Submitted to Branson Globe
A national leader in helping black and Latino young men thrive in college is moving its office to Missouri State University.
The Student African American Brotherhood (SAAB) and Missouri State recently signed a 2-year agreement to house the operation in the Park Central Office Building in downtown Springfield. The university will provide the space and utilities to SAAB at no cost.
“As SAAB embarks upon its 30th anniversary in October, we remain committed to building on our model to assist the educational advancement of young men of color,” SAAB CEO Dr. Tyrone Bledsoe said. “We relish the chance to join the good people in Springfield, especially MSU and the Community Foundation of the Ozarks (CFO), to take important and necessary steps to increase diversity, equity and inclusion in the city, surrounding region and beyond.
“The spirit of the leadership in the city of Springfield is impressive and contagious.”
The CFO and the Missouri Scholarship and Loan Foundation provided funding for SAAB’s relocation from Toledo, Ohio.
“We’ve had the privilege of supporting Dr. Bledsoe and his organization for several years,” said Brian Fogle, president and chief executive officer of CFO. “We see the difference the Brother to Brother program has made in the success of under-represented students in Springfield and across the country.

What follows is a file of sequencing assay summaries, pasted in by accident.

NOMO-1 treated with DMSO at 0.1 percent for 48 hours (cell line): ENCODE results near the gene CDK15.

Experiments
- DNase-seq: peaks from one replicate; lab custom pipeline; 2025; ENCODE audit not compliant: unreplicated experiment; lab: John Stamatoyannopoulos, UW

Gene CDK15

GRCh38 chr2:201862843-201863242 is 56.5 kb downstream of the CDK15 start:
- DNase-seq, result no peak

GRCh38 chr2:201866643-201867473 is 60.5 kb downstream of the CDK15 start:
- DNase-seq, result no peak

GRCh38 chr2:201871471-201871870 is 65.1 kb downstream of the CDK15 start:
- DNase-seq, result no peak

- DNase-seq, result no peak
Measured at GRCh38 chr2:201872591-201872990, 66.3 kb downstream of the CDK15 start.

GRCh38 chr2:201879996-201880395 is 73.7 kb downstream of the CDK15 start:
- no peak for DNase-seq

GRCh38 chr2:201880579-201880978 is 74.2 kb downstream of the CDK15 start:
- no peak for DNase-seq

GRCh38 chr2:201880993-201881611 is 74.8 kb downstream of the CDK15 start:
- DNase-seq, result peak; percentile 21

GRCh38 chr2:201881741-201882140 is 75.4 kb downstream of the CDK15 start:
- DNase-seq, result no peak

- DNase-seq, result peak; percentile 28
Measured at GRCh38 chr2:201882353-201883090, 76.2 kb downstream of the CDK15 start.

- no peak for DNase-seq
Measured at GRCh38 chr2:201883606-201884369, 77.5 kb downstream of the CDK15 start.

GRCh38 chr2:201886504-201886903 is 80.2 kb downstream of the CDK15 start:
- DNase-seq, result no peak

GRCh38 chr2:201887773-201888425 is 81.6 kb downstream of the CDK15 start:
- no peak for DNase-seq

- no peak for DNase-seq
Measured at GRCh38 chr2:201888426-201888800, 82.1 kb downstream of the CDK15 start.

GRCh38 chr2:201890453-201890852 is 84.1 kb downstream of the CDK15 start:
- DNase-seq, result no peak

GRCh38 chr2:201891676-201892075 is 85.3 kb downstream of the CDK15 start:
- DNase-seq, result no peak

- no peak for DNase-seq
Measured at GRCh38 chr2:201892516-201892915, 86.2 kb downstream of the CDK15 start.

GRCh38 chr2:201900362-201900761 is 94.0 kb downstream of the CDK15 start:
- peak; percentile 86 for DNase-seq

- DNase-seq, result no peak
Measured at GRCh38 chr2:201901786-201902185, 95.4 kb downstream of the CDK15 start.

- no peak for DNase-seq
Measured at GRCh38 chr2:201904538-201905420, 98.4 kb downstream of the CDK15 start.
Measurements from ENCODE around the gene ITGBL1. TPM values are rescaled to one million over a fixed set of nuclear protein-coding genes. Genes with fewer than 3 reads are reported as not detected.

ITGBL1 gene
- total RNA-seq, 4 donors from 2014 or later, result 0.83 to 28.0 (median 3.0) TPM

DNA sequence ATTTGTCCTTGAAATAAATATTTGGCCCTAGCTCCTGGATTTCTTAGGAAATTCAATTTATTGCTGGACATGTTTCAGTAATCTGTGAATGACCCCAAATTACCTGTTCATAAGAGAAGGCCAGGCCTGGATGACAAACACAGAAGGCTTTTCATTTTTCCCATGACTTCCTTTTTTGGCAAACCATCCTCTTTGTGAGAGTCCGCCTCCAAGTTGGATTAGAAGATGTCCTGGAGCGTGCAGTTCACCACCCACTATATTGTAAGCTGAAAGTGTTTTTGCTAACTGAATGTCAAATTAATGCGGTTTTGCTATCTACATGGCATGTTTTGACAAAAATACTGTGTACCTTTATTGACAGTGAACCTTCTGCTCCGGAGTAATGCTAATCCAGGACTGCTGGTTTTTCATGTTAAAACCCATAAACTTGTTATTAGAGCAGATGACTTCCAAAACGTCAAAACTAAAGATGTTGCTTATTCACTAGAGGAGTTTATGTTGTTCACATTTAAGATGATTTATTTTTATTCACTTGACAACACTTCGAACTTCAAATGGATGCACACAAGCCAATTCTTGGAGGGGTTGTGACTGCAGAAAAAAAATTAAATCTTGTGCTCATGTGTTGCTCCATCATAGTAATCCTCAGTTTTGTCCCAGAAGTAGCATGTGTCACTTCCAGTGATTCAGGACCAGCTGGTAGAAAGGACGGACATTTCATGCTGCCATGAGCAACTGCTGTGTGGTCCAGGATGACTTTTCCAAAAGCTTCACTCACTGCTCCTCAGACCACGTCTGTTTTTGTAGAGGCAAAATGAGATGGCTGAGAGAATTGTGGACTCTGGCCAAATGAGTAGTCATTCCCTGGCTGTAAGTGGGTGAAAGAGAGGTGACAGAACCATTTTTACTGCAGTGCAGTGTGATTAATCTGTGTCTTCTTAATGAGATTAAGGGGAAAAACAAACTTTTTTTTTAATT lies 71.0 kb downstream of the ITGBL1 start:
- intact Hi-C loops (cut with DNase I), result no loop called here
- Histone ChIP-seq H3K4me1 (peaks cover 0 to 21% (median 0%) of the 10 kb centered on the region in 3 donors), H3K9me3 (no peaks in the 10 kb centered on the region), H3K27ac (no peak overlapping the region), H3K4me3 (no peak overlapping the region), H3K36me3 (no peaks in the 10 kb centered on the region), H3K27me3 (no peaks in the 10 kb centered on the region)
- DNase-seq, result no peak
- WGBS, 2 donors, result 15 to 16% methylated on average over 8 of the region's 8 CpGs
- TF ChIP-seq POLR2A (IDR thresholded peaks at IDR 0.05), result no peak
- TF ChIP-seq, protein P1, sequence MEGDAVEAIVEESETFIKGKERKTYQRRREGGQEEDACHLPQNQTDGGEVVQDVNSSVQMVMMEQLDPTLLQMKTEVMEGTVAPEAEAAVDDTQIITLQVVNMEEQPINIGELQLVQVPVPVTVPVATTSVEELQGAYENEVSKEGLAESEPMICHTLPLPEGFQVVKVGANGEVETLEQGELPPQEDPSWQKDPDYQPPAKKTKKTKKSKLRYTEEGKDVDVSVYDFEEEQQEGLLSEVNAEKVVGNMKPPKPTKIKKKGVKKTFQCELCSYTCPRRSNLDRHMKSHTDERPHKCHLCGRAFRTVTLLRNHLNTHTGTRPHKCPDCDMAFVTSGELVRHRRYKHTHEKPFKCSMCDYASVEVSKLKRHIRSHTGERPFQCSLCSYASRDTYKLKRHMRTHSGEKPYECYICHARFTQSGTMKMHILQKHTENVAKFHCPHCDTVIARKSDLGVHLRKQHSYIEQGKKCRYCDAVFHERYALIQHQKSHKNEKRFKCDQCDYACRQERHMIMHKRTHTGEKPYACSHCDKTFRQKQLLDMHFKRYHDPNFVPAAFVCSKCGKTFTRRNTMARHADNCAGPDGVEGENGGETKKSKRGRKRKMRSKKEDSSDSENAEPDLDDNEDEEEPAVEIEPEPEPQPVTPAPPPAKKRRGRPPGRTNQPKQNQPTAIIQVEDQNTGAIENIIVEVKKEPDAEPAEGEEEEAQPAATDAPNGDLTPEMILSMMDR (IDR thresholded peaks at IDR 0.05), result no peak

“This also benefits our state. SAAB can focus on expanding additional programs in other higher education institutions in Missouri.”
Founded in 1990, SAAB (also referred to as Brother to Brother) has a national network of more than 250 chapters on middle school, high school, college and university campuses in 39 states. It turns a key barrier to minority male achievement – lack of a strong support system – into a major strength.
Its cause is threefold:
Ensure that young men of color throughout the nation have the education-to-career support they need to achieve lives of purpose and success.
Build and sustain strong bonds among young men of all backgrounds.
Enable young men of color to be recognized for their talent, drive and contributions to society.
“Our university and the city have enthusiastically embraced SAAB and our local chapter, ‘Bridge Springfield: Brother to Brother (B2B),’ which was established in 2014,” said H. Wes Pratt, chief diversity officer at Missouri State. “As one SAAB student leader put it, ‘We are all about caring for each other’s success.’”
According to an evaluation by Equal Measure, a firm that consults with organizations on ways to create social change, SAAB students:
Persist from their freshman to sophomore years at a rate of 80%, nearly double the rate of black and Latino males nationally.
Graduate from 2- or 4-year colleges at a rate of 86%.
More than 80% reported that their college experience was better because of the organization.
“Missouri Scholarship and Loan Foundation is proud to support SAAB’s important and timely work of increasing higher education attainment by black males as it moves its national headquarters to the state of Missouri,” said Melissa Findley, executive director of the Missouri Scholarship and Loan Foundation.